The younger John had a sorrel horse that he used to ride around. He did carpenter work. I know that he built a number of rural schoolhouses. He also used to "lend a hand" to other homesteaders as they roofed their cabins or raised the rafters. He also took a few odd jobs when he needed a little cash.   Every few months he would hitch up a team and go to Lance Creek for tobacco, flour, sugar, canned milk, lard, coffee, baking powder or potatoes as the need arose. Tobacco was the most important. Once a year or so he might drive on in to Manville.   The mens' needs were basic: overalls, shoes and overshoes, shirts, sox and "long handles", an overall jacket over a blue chambray shirt, with a straw hat for summer and a Scotch cap for winter.  Most of these could be ordered from the catalogue (Montgomery Ward or Sears and Roebuck). Shopping really was not a big problem.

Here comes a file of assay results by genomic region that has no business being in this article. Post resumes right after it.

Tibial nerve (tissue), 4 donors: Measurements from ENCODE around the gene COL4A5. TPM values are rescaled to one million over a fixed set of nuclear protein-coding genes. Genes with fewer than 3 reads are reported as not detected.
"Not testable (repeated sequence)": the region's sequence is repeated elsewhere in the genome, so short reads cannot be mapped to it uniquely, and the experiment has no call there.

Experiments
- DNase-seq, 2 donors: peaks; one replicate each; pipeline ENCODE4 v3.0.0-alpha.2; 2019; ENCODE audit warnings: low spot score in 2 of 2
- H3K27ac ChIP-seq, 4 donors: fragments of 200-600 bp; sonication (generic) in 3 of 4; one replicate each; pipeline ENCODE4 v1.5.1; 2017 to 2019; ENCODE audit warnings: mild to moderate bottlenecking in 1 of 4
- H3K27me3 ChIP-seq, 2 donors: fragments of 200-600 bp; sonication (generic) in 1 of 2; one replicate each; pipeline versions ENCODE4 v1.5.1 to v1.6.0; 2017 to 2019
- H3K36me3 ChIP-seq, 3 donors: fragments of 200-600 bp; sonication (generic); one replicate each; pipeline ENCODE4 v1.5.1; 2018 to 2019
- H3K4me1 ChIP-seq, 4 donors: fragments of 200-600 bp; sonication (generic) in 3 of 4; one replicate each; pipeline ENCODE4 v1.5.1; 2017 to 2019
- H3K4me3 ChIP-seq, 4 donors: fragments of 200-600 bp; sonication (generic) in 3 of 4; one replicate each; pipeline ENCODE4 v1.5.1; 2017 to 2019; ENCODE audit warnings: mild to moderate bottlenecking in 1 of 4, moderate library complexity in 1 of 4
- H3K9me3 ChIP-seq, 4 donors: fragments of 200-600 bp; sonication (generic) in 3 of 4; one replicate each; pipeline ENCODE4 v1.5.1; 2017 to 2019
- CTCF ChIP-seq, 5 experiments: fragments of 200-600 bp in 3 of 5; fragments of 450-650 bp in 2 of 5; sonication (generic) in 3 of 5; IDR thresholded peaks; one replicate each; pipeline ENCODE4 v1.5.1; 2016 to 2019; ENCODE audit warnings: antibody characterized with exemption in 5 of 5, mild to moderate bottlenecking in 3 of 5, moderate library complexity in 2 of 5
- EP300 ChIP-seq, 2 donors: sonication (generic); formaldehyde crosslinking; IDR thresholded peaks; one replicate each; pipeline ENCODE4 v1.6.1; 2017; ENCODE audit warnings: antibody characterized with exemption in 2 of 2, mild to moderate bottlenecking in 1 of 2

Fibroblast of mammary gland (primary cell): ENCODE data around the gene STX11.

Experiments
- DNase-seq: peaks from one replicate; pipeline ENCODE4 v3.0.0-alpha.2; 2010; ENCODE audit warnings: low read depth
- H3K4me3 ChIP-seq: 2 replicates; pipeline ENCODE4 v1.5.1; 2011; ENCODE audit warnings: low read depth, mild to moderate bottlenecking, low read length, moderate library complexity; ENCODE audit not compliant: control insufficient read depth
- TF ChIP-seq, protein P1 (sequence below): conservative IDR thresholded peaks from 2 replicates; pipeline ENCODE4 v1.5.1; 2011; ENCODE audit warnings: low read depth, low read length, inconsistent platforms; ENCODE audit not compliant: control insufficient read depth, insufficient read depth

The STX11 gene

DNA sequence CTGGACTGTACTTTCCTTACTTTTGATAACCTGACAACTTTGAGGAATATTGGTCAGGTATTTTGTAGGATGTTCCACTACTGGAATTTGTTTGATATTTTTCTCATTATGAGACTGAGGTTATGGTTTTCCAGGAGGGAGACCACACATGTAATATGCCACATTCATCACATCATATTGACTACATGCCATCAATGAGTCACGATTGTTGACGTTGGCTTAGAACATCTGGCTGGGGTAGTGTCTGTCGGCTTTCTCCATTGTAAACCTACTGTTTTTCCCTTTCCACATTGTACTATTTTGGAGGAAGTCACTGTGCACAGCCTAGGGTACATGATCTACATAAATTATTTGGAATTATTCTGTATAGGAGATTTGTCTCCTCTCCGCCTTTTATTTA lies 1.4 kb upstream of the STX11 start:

They kept chickens for eggs and meat, and would buy a slab of bacon and cured ham. Beans were also a staple basic food.

The men had a little garden. Caring for the chickens, keeping the fire going, chopping the wood, these chores provided exercise. They were content. Riders would stop by for a visit, neighbor women would send a loaf of bread, occasionally a cake.  My brother Ross spent hours with them.  They were content, but the three old­er Clarks never went anywhere.